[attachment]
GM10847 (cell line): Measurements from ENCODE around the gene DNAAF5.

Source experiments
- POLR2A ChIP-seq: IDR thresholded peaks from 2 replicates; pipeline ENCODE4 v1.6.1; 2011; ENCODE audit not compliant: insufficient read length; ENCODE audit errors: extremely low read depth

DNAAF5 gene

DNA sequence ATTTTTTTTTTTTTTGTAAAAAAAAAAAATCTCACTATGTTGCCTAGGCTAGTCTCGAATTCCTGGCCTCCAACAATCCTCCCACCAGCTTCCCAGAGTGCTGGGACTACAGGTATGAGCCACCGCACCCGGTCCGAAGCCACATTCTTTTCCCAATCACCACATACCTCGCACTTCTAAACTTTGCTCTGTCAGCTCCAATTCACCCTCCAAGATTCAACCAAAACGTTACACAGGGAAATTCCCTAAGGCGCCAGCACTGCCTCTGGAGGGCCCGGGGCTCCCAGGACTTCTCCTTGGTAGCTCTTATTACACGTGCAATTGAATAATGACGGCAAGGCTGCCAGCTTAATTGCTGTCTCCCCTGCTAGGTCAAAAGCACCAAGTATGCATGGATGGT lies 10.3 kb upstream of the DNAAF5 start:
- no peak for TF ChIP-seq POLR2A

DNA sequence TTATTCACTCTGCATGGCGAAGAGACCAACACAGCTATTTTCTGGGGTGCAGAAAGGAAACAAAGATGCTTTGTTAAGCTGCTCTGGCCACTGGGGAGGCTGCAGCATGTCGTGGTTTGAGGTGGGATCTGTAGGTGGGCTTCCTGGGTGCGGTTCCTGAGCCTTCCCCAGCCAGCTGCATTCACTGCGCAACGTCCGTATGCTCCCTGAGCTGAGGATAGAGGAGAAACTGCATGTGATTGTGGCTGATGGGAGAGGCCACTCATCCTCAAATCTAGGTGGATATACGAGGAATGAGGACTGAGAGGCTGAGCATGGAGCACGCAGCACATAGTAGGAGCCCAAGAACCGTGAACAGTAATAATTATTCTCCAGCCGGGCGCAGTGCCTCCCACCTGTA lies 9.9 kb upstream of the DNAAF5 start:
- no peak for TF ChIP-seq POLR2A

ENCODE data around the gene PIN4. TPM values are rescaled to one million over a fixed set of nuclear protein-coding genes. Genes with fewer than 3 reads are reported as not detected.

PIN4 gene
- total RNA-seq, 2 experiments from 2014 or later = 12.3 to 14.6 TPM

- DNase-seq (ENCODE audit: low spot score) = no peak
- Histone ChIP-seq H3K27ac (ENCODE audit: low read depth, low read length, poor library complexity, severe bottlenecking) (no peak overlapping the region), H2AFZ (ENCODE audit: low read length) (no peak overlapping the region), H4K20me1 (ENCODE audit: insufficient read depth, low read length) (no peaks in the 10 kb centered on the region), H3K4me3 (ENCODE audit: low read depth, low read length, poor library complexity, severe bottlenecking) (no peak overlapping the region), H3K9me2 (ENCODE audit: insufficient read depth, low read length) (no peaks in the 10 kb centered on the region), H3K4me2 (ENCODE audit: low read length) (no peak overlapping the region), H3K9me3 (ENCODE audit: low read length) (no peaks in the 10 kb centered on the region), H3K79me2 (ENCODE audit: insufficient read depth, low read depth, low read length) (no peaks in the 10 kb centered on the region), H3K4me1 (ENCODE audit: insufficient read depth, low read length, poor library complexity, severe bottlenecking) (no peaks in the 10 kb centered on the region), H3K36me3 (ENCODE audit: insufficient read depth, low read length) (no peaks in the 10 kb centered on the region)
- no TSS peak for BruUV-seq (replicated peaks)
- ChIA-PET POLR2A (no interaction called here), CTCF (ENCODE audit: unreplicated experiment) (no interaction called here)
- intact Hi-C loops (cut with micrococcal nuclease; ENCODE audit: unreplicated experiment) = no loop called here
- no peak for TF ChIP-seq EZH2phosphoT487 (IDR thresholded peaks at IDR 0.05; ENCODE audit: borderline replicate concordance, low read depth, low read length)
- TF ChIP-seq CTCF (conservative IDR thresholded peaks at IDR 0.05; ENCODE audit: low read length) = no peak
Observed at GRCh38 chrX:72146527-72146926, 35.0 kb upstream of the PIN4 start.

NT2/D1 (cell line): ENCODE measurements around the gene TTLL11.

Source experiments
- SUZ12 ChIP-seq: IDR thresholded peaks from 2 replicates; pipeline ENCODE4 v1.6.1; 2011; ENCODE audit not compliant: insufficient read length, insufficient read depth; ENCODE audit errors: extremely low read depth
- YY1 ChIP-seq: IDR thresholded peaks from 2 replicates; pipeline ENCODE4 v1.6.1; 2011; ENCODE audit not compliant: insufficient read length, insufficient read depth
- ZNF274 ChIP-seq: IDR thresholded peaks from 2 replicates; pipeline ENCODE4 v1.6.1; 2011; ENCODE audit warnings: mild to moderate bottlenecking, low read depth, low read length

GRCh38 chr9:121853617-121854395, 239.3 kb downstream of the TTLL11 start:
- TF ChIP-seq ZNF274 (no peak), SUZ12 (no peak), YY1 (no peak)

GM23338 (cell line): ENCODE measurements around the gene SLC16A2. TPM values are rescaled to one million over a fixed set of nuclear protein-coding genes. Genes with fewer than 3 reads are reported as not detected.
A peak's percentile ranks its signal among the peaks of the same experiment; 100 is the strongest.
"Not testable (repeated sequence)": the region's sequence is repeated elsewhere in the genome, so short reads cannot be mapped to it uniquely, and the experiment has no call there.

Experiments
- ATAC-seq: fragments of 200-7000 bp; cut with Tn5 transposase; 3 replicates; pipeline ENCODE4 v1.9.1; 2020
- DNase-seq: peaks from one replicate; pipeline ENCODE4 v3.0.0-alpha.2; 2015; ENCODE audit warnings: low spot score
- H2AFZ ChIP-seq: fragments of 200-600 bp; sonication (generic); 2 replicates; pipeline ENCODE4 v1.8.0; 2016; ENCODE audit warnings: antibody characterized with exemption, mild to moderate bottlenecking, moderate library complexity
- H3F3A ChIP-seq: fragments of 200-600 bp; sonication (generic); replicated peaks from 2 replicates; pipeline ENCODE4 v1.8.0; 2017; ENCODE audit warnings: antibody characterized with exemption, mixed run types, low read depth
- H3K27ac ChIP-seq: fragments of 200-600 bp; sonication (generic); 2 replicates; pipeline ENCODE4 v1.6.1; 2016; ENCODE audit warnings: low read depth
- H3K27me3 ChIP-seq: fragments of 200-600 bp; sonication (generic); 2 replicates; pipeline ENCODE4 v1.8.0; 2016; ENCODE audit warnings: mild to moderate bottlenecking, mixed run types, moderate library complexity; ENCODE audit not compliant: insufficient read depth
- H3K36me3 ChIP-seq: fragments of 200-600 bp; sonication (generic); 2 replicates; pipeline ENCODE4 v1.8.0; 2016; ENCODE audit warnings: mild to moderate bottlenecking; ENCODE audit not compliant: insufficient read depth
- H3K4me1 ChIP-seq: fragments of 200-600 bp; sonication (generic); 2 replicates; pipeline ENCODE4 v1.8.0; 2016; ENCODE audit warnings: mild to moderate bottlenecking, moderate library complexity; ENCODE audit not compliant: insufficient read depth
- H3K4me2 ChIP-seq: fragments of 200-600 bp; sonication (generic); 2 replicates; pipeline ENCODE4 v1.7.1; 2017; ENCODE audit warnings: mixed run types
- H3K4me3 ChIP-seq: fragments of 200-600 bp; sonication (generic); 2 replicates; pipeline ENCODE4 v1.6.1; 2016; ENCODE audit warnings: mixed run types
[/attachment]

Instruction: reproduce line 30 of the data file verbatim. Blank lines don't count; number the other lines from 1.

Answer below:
Experiments